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The Evil (1977)    Twice Dead (1988)


(aka "Cry Demon" or "House of Evil")

 

directed by Gus Trikonis
USA 1977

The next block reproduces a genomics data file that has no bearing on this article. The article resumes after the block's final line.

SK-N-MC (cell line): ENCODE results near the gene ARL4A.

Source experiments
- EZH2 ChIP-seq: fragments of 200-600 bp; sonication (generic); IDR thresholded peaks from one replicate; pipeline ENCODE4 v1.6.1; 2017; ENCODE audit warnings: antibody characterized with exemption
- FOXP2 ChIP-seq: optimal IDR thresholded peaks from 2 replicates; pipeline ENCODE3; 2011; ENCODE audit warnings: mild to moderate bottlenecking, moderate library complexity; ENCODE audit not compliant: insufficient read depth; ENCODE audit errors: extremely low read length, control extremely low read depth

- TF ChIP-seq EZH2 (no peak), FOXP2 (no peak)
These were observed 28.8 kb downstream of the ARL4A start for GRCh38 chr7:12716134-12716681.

Psychiatrist C.J. (Richard Crenna, JADE) obtains permission to transform an abandoned mansion - built over desert sulfur pits - into a drug treatment center. From the start, his physician wife Caroline (Joanna Pettet, WELCOME TO ARROW BEACH) sees strange things in the house. C.J. brings along some of his former students and friends to help renovate the house. Among them are former addict Felicia (Lynne Moody, SCREAM BLACULA SCREAM), practical joker Pete (George O’Hanlon Jr.), professor Ray (SIMON, KING OF THE WITCHES himself Andrew Prine) and bubbly coed Laurie (Mary Louise Weller, BLOOD TIDE), electrician Dwight (George Viharo), Mary (Cassie Yates), and her dog Kaiser (which, of course, notices strange phenomena before everyone else). Sudden violent behavior from the dog leads to the discovery of a trap door in the cellar bolted down by a metal cross (the cross prop turned up in the later Carolco horror flick SUPERSTITION also produced by THE EVIL's Ed Carlin and writer Donald Thompson). C.J. removes the cross and tries to open the door but the sudden discovery by Mary and Felicia of the missing caretaker's charred corpse distracts him. The pit opens itself and causes all of the mansion's windows and doors to close themselves, trapping everyone inside. One by one, a supernatural force stalks and kills members of the group while Caroline follows apparitions of the mansion's builder Emilio Vargas (screenwriter Donald G. Thompson) who seems to be trying to help her conquer THE EVIL. A New World Pictures acquisition, THE EVIL is memorable little seventies horror pic, restrained in graphic violence and deriving its chills from atmosphere. The wonderful Las Vegas, New Mexico location of Montezuma Castle (now a college) is a striking sight. Cinematographer Mario DiLeo gets good mileage out of the location (and provides some nice retro in-camera effects, although the heightened clarity of the digital transfer reveals wires in one memorable scene) while a well-assembled cast (including 70's horror favorite Andrew Prine) is put through their paces (including some potentially dangerous bits with wire rigging while a lone stuntmen gets to go up in flames twice). The producer-imposed studio-bound ending is disappointing (the original ending featuring a demon - who is still credited in the cast crawl - was cut) after the great build-up but about 85% of the running time is one of the great underrated haunted house gems of the 1970's.